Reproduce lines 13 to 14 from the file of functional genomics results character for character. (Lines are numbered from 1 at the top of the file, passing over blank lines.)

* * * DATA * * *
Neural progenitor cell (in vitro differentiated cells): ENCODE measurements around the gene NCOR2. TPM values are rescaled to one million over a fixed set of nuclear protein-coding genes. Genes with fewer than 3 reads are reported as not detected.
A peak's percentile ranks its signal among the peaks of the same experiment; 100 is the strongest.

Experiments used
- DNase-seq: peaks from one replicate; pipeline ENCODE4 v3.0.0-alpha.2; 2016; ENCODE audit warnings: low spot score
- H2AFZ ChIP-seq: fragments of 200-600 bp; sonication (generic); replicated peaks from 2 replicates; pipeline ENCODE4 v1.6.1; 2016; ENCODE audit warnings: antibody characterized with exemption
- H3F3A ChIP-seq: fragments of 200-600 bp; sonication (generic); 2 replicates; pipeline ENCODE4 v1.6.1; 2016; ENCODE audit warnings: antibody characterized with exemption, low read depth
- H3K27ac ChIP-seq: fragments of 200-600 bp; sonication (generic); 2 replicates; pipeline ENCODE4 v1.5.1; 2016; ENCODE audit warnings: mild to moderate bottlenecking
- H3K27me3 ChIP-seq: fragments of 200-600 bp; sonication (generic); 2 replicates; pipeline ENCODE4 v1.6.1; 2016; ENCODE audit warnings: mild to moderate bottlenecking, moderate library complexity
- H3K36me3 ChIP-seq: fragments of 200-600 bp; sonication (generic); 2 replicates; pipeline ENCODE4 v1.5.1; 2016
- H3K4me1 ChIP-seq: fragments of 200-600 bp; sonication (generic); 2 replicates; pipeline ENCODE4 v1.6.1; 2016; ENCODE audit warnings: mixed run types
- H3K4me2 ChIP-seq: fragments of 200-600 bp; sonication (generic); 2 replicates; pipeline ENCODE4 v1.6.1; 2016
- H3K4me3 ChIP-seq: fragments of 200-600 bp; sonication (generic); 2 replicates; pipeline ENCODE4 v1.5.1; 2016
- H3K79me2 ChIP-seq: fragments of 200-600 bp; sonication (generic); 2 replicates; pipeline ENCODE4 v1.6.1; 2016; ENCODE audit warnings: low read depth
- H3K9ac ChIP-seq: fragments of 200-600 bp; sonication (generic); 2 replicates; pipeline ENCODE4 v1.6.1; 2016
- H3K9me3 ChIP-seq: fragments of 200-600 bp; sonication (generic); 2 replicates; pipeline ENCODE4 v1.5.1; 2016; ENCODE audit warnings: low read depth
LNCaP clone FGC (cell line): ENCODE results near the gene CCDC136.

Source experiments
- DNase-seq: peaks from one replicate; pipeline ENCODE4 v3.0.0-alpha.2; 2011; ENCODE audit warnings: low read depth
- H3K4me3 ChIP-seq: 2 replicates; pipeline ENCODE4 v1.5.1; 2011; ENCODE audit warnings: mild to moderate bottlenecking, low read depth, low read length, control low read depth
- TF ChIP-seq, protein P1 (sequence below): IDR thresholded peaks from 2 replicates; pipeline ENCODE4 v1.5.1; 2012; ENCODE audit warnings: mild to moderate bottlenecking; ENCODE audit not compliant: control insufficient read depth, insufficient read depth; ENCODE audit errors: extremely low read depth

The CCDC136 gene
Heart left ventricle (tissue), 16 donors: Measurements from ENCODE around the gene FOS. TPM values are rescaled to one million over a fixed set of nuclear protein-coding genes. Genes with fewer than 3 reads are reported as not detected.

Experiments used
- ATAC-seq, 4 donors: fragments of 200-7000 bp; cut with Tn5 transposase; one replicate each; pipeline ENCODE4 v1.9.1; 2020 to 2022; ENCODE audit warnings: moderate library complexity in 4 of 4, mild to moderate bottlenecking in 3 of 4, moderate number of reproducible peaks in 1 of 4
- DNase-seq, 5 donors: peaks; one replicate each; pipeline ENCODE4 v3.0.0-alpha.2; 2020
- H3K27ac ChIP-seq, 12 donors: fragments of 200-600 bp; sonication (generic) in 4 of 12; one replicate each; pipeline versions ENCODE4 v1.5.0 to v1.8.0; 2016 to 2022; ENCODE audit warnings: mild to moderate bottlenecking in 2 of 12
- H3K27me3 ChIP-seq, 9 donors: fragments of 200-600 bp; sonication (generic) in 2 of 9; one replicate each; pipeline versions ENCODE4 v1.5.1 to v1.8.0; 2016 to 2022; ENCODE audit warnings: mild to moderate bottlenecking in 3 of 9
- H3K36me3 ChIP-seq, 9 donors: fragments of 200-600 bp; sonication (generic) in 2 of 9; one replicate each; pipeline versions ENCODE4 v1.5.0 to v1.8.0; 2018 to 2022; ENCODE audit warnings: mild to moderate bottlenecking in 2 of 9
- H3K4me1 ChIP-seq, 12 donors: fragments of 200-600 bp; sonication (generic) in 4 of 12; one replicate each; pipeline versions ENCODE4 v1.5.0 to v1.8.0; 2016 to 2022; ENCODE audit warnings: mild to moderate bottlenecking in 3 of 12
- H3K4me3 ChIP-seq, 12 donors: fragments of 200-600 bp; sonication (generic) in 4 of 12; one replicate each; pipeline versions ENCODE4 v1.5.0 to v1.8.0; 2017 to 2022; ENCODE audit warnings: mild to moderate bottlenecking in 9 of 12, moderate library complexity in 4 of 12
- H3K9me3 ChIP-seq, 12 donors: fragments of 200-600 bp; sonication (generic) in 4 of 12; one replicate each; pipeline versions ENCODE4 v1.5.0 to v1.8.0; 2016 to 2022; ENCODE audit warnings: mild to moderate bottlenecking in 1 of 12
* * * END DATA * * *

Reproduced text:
- H3K79me2 ChIP-seq: fragments of 200-600 bp; sonication (generic); 2 replicates; pipeline ENCODE4 v1.6.1; 2016; ENCODE audit warnings: low read depth
- H3K9ac ChIP-seq: fragments of 200-600 bp; sonication (generic); 2 replicates; pipeline ENCODE4 v1.6.1; 2016